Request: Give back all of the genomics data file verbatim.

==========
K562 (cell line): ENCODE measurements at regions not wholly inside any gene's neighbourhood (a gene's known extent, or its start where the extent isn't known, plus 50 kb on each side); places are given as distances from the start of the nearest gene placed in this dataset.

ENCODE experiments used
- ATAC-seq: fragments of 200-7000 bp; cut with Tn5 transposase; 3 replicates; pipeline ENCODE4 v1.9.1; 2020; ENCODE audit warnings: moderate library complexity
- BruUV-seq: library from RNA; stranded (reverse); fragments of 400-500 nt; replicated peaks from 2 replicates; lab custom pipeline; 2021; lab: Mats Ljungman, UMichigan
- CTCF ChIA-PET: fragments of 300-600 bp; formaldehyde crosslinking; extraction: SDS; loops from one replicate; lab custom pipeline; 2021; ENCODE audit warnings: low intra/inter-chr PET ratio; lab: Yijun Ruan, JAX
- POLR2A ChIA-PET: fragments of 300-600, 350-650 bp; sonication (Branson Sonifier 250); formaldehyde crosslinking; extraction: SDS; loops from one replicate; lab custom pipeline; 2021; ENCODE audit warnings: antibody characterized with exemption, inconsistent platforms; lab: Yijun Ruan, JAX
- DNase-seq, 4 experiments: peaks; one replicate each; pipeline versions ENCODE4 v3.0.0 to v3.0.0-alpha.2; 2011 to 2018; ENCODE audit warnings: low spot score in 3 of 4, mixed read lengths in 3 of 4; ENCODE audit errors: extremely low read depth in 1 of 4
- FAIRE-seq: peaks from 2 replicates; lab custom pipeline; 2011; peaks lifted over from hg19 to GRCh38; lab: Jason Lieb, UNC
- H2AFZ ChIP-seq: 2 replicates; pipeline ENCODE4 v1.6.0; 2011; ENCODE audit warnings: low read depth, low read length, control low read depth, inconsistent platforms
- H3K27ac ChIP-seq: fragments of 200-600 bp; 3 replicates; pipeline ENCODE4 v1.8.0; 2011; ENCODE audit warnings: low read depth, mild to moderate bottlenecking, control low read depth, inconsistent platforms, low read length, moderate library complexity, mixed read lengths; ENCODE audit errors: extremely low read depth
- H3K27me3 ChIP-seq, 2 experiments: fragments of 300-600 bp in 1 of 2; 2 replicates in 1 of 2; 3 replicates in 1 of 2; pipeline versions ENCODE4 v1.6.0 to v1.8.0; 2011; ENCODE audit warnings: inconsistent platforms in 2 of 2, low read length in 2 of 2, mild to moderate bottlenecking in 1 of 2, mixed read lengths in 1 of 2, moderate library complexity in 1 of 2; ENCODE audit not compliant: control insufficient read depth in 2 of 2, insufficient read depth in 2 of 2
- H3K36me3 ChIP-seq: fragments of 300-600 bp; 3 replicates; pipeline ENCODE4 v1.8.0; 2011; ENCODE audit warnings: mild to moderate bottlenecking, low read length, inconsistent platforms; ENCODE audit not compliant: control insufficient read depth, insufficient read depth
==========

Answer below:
K562 (cell line): ENCODE measurements at regions not wholly inside any gene's neighbourhood (a gene's known extent, or its start where the extent isn't known, plus 50 kb on each side); places are given as distances from the start of the nearest gene placed in this dataset.

ENCODE experiments used
- ATAC-seq: fragments of 200-7000 bp; cut with Tn5 transposase; 3 replicates; pipeline ENCODE4 v1.9.1; 2020; ENCODE audit warnings: moderate library complexity
- BruUV-seq: library from RNA; stranded (reverse); fragments of 400-500 nt; replicated peaks from 2 replicates; lab custom pipeline; 2021; lab: Mats Ljungman, UMichigan
- CTCF ChIA-PET: fragments of 300-600 bp; formaldehyde crosslinking; extraction: SDS; loops from one replicate; lab custom pipeline; 2021; ENCODE audit warnings: low intra/inter-chr PET ratio; lab: Yijun Ruan, JAX
- POLR2A ChIA-PET: fragments of 300-600, 350-650 bp; sonication (Branson Sonifier 250); formaldehyde crosslinking; extraction: SDS; loops from one replicate; lab custom pipeline; 2021; ENCODE audit warnings: antibody characterized with exemption, inconsistent platforms; lab: Yijun Ruan, JAX
- DNase-seq, 4 experiments: peaks; one replicate each; pipeline versions ENCODE4 v3.0.0 to v3.0.0-alpha.2; 2011 to 2018; ENCODE audit warnings: low spot score in 3 of 4, mixed read lengths in 3 of 4; ENCODE audit errors: extremely low read depth in 1 of 4
- FAIRE-seq: peaks from 2 replicates; lab custom pipeline; 2011; peaks lifted over from hg19 to GRCh38; lab: Jason Lieb, UNC
- H2AFZ ChIP-seq: 2 replicates; pipeline ENCODE4 v1.6.0; 2011; ENCODE audit warnings: low read depth, low read length, control low read depth, inconsistent platforms
- H3K27ac ChIP-seq: fragments of 200-600 bp; 3 replicates; pipeline ENCODE4 v1.8.0; 2011; ENCODE audit warnings: low read depth, mild to moderate bottlenecking, control low read depth, inconsistent platforms, low read length, moderate library complexity, mixed read lengths; ENCODE audit errors: extremely low read depth
- H3K27me3 ChIP-seq, 2 experiments: fragments of 300-600 bp in 1 of 2; 2 replicates in 1 of 2; 3 replicates in 1 of 2; pipeline versions ENCODE4 v1.6.0 to v1.8.0; 2011; ENCODE audit warnings: inconsistent platforms in 2 of 2, low read length in 2 of 2, mild to moderate bottlenecking in 1 of 2, mixed read lengths in 1 of 2, moderate library complexity in 1 of 2; ENCODE audit not compliant: control insufficient read depth in 2 of 2, insufficient read depth in 2 of 2
- H3K36me3 ChIP-seq: fragments of 300-600 bp; 3 replicates; pipeline ENCODE4 v1.8.0; 2011; ENCODE audit warnings: mild to moderate bottlenecking, low read length, inconsistent platforms; ENCODE audit not compliant: control insufficient read depth, insufficient read depth